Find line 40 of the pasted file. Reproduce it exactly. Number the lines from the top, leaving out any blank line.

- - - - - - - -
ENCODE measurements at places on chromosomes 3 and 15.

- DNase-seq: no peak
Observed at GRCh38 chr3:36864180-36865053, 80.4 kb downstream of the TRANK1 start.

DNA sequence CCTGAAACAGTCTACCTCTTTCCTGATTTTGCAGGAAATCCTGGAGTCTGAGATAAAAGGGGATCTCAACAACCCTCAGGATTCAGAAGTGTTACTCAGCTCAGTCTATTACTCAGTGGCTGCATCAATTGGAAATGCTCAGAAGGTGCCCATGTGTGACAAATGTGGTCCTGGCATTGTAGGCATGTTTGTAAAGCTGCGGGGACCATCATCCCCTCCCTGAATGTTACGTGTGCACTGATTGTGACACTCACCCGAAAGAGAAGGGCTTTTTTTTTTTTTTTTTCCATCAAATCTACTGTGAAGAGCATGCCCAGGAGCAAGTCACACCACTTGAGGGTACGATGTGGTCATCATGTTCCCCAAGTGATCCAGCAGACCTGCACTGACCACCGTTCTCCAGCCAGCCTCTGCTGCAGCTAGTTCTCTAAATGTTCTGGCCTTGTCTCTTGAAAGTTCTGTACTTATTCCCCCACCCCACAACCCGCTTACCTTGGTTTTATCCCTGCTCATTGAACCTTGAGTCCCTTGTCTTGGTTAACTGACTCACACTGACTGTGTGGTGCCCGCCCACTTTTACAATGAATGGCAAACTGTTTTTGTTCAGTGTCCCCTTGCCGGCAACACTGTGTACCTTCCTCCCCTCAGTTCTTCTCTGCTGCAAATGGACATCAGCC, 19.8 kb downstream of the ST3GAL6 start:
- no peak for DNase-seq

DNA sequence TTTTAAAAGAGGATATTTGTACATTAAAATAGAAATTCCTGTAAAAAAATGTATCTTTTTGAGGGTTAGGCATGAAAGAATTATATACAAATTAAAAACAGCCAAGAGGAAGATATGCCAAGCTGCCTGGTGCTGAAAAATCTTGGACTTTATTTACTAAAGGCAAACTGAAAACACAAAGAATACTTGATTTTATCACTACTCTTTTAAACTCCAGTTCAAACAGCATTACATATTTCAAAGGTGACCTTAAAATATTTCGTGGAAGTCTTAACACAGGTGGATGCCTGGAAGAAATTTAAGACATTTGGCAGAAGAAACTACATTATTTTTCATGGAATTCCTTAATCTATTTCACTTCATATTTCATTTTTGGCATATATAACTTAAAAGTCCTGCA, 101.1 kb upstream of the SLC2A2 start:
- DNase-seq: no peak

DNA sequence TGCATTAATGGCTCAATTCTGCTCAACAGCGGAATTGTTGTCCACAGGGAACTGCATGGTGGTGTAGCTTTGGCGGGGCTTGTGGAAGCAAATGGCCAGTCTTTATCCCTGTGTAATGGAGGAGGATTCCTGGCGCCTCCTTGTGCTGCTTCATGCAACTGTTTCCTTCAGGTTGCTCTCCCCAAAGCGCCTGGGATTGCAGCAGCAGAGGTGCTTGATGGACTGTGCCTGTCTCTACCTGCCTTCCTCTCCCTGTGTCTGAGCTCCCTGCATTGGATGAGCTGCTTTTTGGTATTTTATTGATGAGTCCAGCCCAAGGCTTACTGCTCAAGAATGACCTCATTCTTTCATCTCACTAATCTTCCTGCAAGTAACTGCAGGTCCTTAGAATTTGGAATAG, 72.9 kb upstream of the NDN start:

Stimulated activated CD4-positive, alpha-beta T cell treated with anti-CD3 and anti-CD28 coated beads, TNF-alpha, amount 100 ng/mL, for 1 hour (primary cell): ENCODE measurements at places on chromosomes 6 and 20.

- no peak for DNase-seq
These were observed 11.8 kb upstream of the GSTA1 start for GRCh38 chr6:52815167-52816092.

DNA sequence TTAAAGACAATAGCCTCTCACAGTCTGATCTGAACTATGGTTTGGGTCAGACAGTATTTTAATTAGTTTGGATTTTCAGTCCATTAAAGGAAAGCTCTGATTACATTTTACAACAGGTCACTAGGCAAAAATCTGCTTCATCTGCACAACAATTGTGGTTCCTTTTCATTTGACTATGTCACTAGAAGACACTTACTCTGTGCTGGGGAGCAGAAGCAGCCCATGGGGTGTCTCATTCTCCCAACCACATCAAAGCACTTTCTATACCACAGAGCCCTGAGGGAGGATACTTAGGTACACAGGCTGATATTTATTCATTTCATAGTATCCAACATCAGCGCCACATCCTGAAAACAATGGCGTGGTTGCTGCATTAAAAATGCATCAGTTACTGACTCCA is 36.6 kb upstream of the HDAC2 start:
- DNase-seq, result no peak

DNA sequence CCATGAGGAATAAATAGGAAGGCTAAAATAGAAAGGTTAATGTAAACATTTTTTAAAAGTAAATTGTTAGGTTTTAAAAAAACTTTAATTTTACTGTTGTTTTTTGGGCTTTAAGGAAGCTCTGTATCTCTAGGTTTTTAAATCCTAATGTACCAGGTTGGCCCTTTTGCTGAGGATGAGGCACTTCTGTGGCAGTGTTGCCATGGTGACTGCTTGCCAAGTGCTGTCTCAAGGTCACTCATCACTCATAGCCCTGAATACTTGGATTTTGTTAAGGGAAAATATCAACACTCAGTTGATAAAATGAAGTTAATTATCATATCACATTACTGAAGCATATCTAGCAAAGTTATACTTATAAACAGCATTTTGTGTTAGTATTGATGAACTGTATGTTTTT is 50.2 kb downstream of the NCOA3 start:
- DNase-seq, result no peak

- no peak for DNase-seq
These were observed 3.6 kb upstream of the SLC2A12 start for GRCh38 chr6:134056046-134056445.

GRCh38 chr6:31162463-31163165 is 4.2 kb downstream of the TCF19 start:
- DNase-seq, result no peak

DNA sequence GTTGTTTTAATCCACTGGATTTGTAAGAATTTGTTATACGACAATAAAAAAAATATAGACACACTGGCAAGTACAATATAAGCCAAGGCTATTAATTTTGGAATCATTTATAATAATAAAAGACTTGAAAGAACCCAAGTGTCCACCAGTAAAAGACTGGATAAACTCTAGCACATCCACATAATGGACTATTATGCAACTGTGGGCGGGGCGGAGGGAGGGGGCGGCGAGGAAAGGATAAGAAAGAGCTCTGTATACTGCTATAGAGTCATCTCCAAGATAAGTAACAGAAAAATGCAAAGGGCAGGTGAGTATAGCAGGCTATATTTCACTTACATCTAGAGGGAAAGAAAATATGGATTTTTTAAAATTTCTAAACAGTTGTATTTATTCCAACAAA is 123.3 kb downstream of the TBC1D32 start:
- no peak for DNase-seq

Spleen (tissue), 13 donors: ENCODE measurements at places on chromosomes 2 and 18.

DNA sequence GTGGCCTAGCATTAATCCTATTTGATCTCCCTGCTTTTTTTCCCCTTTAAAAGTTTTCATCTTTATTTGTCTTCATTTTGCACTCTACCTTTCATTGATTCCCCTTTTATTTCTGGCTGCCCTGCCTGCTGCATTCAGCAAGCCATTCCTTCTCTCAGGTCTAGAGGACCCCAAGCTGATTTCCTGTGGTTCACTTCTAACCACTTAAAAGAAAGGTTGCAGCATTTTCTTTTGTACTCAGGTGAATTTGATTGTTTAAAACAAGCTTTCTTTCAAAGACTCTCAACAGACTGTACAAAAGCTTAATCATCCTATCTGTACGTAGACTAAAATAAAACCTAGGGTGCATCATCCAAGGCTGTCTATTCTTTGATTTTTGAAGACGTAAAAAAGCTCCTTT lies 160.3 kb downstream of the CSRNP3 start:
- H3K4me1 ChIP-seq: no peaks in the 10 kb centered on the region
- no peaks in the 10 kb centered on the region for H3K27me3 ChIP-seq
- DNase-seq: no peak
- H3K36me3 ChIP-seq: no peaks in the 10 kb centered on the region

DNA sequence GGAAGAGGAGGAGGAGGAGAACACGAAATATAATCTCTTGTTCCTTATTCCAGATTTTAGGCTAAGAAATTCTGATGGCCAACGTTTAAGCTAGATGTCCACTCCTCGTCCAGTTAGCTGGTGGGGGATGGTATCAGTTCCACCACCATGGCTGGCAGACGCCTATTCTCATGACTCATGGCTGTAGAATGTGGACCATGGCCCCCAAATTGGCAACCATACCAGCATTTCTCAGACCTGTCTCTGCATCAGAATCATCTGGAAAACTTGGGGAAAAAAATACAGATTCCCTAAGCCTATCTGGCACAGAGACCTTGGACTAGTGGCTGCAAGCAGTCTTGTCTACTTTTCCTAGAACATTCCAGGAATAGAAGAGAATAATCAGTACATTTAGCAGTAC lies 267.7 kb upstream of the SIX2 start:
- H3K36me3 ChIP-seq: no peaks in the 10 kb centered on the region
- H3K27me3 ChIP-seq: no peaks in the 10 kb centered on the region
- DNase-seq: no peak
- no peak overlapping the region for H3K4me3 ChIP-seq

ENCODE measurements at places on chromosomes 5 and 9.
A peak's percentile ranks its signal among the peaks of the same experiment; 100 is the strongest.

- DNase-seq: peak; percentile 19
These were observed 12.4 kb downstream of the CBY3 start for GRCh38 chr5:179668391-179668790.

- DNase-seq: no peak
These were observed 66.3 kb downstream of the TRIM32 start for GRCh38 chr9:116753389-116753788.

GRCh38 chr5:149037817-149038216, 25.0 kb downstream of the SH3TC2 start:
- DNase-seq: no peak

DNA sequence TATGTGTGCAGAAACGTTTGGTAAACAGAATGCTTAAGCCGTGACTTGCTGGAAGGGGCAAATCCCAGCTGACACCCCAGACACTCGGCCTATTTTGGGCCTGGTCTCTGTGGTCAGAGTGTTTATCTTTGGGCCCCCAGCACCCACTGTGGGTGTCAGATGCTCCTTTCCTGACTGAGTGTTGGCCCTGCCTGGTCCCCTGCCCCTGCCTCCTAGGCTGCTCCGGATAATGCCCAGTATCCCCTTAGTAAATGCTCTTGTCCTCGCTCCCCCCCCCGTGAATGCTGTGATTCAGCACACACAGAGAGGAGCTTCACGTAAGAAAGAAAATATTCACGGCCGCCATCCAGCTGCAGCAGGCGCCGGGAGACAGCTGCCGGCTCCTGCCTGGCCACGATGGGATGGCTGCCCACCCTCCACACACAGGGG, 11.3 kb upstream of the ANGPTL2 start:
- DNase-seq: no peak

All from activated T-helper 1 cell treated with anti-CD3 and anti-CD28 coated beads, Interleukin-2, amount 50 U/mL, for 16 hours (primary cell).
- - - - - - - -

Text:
- DNase-seq: no peak